Submitted by: Linda Wood, St. John's Lower School, Houston, Texas
Lesson written by Judy Decker using student work submitted by Linda Woods Unit: Drawing/Medieval Art Grade Level: 3 through 6 (these are fifth grade) School Web Site:St. John's Lower School (Go to Art Stories - Linda Woods)
Discuss a little about life in the Middle Ages. Present some of the animals shown in the Bestiary.
Demonstrate using Prismacolors - show how to to do highlights and shadows - show blending of colors. Demonstrate coloring of eyes to show reflection
Review color planning. Review animals in their environment/habitat.
Create an imaginary animal by combining parts of two or more animals
Notice to Teachers: Dover publications has books with copyright free illustrations of animals. You may use these - or use published photographs. I feel your use here passes the "Fair Use" test as students are using the photographs for research and creating something new and original. If you want your students to search on line for animal sources, Roger Hall will allow
students to use his scientific illustrations to use for inspiration. When
Look through animal pictures and select at least three animals that appeal to you. Plan some combinations on newsprint. For example: select the head of one animal, body of another and tail section of a third. Plan in what kind of environment your animal will live.
Select your best plan -- Draw your animal on the black construction paper. Make it just about fill the page. The animal is to be the main focus of the composition. Focus on transitions: Wings must appear to grow out of the body... patterns must be repeated for unity (zebra tail? how about some hoof stripes for unity, or maybe some more in the face?)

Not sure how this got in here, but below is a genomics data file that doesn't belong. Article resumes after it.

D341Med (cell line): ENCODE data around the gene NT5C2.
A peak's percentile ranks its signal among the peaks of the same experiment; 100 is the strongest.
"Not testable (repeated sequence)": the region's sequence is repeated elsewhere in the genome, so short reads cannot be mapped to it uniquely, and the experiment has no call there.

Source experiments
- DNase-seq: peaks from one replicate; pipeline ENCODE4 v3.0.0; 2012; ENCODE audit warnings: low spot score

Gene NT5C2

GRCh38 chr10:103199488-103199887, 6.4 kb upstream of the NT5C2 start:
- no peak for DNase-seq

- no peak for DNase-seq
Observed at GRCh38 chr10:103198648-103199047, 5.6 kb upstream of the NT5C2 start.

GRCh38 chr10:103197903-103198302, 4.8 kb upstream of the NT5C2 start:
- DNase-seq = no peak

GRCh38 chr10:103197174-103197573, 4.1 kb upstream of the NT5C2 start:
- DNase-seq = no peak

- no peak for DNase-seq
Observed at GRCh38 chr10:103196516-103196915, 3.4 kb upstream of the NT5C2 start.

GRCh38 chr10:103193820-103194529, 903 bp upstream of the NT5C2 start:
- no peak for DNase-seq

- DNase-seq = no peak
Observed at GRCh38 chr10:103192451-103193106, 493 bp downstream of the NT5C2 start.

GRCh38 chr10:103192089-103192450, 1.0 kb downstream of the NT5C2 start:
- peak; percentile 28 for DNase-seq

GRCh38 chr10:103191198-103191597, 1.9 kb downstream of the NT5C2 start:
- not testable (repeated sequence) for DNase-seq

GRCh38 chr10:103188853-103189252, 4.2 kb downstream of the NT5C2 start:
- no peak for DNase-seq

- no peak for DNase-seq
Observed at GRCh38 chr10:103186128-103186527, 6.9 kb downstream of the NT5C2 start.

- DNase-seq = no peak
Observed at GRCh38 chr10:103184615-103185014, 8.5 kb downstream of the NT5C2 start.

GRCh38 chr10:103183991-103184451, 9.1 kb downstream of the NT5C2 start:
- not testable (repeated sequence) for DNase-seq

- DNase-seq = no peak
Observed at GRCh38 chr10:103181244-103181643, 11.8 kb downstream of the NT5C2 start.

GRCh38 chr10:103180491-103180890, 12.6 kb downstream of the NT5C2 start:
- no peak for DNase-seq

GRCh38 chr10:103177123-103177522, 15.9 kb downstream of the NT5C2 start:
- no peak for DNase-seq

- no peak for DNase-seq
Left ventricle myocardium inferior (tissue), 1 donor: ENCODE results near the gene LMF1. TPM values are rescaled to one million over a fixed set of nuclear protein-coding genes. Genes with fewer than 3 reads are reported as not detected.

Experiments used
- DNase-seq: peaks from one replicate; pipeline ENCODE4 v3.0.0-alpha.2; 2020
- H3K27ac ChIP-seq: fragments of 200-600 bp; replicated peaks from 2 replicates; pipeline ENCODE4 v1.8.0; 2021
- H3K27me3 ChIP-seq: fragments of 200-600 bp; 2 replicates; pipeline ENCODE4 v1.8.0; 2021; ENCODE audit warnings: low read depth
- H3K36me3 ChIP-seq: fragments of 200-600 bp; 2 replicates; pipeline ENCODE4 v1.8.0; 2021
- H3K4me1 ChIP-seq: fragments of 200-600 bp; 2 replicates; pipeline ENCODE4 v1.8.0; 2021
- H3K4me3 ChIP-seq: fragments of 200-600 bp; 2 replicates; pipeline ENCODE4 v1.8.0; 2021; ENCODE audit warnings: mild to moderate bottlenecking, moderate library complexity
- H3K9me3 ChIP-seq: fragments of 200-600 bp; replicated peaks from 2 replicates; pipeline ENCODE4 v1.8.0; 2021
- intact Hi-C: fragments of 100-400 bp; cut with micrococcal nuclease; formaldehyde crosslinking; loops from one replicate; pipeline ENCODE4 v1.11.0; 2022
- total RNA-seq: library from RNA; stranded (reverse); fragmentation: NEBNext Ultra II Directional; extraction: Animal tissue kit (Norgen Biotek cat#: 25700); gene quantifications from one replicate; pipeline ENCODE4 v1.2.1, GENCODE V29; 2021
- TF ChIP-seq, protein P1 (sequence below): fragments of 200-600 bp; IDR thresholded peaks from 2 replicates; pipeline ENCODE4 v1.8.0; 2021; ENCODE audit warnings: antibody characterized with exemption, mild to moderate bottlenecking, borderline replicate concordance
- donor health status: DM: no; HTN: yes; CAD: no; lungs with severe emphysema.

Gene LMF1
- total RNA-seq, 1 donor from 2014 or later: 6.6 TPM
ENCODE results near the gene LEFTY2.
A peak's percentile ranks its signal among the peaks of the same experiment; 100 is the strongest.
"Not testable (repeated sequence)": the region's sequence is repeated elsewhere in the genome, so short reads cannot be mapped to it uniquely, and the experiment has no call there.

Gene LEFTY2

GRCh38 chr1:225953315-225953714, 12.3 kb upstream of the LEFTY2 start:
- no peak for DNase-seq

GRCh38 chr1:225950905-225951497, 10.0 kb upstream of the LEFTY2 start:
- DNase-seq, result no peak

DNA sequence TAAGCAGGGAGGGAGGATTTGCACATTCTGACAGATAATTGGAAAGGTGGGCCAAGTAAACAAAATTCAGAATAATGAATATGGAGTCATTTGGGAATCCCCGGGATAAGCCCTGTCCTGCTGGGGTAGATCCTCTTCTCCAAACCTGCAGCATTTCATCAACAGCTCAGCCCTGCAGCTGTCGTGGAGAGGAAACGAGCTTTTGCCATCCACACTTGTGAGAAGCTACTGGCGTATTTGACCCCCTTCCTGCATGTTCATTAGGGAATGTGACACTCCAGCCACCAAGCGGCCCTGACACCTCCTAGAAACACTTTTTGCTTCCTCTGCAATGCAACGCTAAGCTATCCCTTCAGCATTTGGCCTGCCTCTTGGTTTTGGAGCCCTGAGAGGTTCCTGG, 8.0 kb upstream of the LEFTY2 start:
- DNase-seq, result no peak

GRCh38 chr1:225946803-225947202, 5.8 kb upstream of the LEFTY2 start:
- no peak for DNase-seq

Draw in details of the environment. In what biome does your animal live? What kind of plants would be there (note from Judy: I have had actual plants in the room for students to draw).
Plan colors - try analogous or complementary colors.
Color composition. Use a variety of pencil pressures to obtain different values. Use white and lighter values to show highlights, Use complementary colors to show shadows. Use directional strokes to help shape the animal (making it look more three dimensional).
Develop a center of interest around the eyes - put a reflection in the eye, develop pattern and texture in the iris, use of black and white pencils for texturing and adding depth
Color background/landscape to enhance animal - repeat colors.
Cut out and mount on colored construction paper (select a color that is complementary or analogous to drawing). Put tiny drops of glue on back of drawing (leave face down on table) - lay construction paper over and gently smooth to join the two together.
Did students show imagination and creativity in combining different animal parts to create a mixed breed animal?
Did students show values by varying pressures of the pencil - showing highlights and shadows with complimentary colors?
Did students create a center of interest at the eyes by adding a white reflection?
Did students exhibit skill and craftsmanship in cutting and gluing?